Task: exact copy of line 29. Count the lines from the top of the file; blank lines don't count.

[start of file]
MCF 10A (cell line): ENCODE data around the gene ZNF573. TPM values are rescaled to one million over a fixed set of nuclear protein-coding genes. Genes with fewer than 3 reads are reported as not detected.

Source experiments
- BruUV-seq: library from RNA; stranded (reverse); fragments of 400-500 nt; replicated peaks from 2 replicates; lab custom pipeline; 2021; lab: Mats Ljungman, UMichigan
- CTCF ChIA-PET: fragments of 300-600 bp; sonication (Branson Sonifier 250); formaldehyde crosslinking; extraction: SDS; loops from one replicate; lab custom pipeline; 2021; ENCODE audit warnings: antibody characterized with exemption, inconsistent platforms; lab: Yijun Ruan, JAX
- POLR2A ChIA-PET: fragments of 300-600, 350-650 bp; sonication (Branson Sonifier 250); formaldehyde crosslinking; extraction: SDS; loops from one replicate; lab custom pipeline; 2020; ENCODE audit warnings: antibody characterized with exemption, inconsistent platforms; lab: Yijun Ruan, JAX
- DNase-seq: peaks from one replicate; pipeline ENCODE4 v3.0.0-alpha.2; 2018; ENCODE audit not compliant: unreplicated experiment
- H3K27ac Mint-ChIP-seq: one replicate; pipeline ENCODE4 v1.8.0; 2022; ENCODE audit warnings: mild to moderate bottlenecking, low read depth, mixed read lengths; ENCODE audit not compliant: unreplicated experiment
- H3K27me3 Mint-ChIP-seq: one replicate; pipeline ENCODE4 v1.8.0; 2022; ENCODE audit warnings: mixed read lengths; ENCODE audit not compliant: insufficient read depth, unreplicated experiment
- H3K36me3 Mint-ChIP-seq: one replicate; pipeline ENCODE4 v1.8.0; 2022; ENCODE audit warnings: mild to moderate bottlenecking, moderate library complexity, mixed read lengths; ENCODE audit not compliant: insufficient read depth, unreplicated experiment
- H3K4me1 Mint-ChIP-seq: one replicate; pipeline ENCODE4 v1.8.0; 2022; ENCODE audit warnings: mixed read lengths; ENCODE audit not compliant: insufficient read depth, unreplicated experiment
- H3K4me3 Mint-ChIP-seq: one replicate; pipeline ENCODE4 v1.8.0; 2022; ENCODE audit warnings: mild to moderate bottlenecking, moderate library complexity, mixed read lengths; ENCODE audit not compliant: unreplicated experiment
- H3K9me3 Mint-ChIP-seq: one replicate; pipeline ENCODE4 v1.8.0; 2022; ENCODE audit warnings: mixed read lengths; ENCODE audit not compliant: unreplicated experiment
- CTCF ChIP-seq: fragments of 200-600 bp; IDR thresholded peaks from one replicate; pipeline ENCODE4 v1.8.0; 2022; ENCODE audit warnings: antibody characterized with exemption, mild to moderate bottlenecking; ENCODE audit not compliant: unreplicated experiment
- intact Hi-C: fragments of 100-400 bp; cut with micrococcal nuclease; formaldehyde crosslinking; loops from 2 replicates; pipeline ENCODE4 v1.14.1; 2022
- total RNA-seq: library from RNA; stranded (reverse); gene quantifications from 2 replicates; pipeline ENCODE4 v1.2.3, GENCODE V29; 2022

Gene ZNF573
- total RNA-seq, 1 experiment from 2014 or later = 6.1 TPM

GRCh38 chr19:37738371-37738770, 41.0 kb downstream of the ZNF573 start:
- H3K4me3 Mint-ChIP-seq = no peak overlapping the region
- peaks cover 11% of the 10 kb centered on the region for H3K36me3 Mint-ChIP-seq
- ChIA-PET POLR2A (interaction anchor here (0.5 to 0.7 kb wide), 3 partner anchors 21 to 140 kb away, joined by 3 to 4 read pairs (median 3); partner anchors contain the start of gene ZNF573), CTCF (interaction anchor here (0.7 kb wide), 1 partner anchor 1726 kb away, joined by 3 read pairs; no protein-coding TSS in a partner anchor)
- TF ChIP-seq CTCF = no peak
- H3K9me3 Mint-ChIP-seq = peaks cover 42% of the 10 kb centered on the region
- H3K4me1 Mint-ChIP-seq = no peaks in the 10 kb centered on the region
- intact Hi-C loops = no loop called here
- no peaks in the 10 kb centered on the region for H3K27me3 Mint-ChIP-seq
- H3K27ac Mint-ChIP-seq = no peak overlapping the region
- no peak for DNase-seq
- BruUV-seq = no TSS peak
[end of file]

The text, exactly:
- BruUV-seq = no TSS peak